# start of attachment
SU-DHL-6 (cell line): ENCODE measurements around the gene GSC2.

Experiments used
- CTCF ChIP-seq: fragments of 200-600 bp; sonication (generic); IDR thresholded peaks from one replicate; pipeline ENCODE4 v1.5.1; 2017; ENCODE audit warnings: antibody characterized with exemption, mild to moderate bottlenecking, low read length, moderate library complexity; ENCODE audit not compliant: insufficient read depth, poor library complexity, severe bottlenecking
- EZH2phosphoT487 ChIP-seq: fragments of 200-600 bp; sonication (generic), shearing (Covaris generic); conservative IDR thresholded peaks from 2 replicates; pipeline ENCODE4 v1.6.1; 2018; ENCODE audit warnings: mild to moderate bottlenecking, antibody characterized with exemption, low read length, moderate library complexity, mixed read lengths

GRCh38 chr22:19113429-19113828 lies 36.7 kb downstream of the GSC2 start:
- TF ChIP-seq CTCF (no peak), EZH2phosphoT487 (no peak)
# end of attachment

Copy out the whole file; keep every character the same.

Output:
SU-DHL-6 (cell line): ENCODE measurements around the gene GSC2.

Experiments used
- CTCF ChIP-seq: fragments of 200-600 bp; sonication (generic); IDR thresholded peaks from one replicate; pipeline ENCODE4 v1.5.1; 2017; ENCODE audit warnings: antibody characterized with exemption, mild to moderate bottlenecking, low read length, moderate library complexity; ENCODE audit not compliant: insufficient read depth, poor library complexity, severe bottlenecking
- EZH2phosphoT487 ChIP-seq: fragments of 200-600 bp; sonication (generic), shearing (Covaris generic); conservative IDR thresholded peaks from 2 replicates; pipeline ENCODE4 v1.6.1; 2018; ENCODE audit warnings: mild to moderate bottlenecking, antibody characterized with exemption, low read length, moderate library complexity, mixed read lengths

GRCh38 chr22:19113429-19113828 lies 36.7 kb downstream of the GSC2 start:
- TF ChIP-seq CTCF (no peak), EZH2phosphoT487 (no peak)